Re: Getting the latest version of an RFC specification

John C Klensin <john-ietf@jck.com> Wed, 29 March 2017 13:12 UTC

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Date: Wed, 29 Mar 2017 09:12:10 -0400
From: John C Klensin <john-ietf@jck.com>
To: dcrocker@bbiw.net, Yoav Nir <ynir.ietf@gmail.com>
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Subject: Re: Getting the latest version of an RFC specification
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Dave,

--On Wednesday, 29 March, 2017 07:34 -0500 Dave Crocker
<dhc@dcrocker.net> wrote:

> On 3/29/2017 7:19 AM, Yoav Nir wrote:
>> I question how useful it is.  The obsoletes/obsoletedBy
>> relationship is semantically overloaded. Consider the header
>> of RFC 4306:
> 
> Yoav,
> 
> Thanks for the thoughtful (and quick) response.  Yes, the
> total model and application of its details are more
> complicated.  But I found myself relying on a very simple
> distinction:
> 
> If someone wants to do research and explore old stuff, they
> can still do that.  The can still merrily wander the link
> sequences.
> 
> However "Obsoleted By" means "don't use the old stuff".

Sadly, while it should, it doesn't.  The community has allowed
several situations to occur in which a document is obsoleted,
some of its sections are not replaced with newer material, and
those sections continue to be referenced, occasionally
normatively, from other documents.  An even more common case
occurs when 

 * RFC X is published
 * RFY Y is published sometime later, normatively
	referencing RFC X
 * RFC Z is published, obsoleting RFC X.   

It is now unclear whether, until RFC Y is replaced, whatever it
specifies should be used in conjunction with the relevant parts
of RFC X or with the implementer's guess as to what the
specification of RFC Ybis, referencing RFC Z and modified
consistently, would be.  Sometime that is easy and obvious,
sometimes, especially when Z changes protocol behavior or data
structures from X rather than just being a clarification, it is
not.

To make things a bit more complicated, replacement of a document
is not always one-one.   We consolidate documents in
updates/replacements, sometimes we split them, and more complex
relationships, while not common, have happened.  In some of the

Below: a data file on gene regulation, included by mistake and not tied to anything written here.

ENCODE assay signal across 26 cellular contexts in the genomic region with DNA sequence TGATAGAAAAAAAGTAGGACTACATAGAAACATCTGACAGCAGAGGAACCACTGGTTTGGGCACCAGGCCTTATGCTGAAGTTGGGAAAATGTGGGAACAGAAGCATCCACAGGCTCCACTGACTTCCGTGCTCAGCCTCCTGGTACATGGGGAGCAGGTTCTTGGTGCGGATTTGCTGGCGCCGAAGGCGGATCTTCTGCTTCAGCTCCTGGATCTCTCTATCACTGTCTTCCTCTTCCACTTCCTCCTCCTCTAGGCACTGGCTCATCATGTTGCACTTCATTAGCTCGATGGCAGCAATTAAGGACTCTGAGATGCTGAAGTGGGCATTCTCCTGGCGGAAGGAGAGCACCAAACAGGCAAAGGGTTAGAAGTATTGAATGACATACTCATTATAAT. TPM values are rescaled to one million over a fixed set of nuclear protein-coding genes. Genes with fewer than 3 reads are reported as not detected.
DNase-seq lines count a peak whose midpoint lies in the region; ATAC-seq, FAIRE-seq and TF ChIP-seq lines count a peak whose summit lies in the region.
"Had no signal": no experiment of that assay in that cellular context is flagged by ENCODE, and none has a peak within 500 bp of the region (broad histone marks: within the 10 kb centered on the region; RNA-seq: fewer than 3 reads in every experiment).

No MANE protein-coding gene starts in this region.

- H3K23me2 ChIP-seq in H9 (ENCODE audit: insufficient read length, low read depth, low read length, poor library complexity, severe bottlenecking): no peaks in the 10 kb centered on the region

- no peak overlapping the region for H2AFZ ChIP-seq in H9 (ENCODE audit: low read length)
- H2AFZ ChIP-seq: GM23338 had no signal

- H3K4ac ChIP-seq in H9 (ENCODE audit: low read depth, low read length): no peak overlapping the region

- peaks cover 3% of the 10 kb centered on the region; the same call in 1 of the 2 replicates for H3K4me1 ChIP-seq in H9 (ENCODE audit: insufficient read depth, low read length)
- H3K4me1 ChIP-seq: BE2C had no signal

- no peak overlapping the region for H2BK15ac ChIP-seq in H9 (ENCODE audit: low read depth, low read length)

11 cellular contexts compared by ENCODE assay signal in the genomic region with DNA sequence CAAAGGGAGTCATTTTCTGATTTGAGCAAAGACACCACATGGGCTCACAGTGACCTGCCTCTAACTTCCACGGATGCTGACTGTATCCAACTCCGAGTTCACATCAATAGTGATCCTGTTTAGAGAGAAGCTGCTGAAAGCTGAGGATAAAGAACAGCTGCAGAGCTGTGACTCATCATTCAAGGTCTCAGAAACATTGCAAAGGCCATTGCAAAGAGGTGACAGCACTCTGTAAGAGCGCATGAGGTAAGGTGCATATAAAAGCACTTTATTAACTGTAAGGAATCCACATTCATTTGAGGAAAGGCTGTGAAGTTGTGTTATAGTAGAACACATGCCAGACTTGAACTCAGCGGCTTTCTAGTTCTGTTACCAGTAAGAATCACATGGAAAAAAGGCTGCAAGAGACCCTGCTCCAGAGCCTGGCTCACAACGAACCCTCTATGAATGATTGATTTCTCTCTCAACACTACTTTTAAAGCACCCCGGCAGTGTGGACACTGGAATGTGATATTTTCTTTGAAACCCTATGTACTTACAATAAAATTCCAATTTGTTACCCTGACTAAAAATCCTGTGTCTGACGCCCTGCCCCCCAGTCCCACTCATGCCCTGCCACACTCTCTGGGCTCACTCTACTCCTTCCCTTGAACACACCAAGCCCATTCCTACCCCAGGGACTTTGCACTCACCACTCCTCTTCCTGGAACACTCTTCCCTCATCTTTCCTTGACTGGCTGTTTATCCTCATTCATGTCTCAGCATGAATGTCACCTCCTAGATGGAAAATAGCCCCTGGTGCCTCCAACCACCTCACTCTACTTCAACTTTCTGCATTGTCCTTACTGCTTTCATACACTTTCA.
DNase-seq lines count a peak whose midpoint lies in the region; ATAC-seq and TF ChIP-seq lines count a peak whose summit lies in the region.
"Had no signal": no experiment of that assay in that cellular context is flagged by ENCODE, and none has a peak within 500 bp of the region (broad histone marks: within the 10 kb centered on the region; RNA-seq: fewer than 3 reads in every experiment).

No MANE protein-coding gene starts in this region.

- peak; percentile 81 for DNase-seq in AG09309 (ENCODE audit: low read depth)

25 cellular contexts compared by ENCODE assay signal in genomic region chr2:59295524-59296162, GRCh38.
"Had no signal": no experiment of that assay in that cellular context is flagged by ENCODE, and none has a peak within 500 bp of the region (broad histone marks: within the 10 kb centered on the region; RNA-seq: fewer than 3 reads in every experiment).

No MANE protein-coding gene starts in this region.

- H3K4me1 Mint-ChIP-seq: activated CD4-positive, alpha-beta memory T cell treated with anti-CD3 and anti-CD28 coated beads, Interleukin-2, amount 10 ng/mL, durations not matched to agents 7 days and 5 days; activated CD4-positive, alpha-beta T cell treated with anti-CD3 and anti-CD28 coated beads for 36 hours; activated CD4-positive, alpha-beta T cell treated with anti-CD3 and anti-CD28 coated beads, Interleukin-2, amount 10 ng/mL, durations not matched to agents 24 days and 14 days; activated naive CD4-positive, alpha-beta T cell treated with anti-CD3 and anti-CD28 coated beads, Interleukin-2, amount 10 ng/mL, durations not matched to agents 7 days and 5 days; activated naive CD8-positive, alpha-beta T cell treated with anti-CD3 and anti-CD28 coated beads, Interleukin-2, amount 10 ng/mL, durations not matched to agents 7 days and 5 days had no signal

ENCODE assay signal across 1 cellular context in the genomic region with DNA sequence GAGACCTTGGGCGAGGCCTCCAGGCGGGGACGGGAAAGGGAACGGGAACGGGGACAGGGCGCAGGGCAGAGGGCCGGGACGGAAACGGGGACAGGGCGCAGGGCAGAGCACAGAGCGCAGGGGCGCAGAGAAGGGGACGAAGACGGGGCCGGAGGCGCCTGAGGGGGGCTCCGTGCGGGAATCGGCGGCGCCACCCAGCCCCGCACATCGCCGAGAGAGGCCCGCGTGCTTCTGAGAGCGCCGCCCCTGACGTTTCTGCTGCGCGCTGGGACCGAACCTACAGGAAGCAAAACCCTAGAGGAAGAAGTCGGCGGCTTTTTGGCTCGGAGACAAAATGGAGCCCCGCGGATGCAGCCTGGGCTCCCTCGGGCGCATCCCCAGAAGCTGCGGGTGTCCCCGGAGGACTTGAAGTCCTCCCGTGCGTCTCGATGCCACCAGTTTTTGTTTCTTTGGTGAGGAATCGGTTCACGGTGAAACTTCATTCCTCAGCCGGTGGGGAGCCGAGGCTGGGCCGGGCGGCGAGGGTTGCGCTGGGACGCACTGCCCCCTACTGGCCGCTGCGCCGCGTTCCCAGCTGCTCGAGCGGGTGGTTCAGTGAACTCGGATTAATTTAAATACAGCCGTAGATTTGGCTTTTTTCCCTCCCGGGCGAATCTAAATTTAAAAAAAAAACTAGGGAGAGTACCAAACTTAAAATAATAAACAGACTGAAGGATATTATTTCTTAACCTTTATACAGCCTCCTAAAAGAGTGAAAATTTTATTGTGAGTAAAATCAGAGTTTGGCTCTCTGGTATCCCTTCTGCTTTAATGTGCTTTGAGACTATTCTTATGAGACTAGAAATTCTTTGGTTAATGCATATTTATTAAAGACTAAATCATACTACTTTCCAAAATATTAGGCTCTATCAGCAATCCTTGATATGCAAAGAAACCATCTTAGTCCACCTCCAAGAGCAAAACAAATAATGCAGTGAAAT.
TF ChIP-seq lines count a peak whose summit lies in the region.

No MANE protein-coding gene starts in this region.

forking cases, we have part of RFC A replaced by RFC C and
another part replaced by RFC D and, because the historical
metadata  doesn't make it convenient, list only C as doing the
obsoleting so a simple link based  on the metadata would be
misleading.

One can sensibly argue that we shouldn't let those kinds of
entanglements happen.  But it is what we do.  In the extreme
case, the normative reference from Y to to X should imply that
the request to publish Z should go into normative reference hold
in the RFC Editor queue until Ybis is ready for publication.
But we don't do that.   More realistically, I think the real
question is "what do I need to use to properly implement this
specification today?".  Explorations of that question are what
lead us to summary roadmap documents or associated Applicability
Statements.  They are also what led to to the "ISD" proposal and
similar ideas, where the _standard_ (even, that WG concluded, at
the Proposed level) would be a summary document independent of
RFC numbers with appropriate links and, as necessary,
explanation.

In the past, I've argued that, if a document is published with
"Obsoletes XYZ", it needs to contain a section that sorts all of
those issues out.  I've gotten zero traction.

I fear that, unless there were a case by case analysis of each
document with an "obsoletes" tag, there are enough non-obvious
cases around to create significant risk that you idea would
cause more harm than the added convenience it would provide.
On the other hand, if the incoming IESG were convinced that this
is enough of a problem, it wouldn't be hard to dig the ISD and
other NEWTRK proposals up and update and re-post them.

best,
     john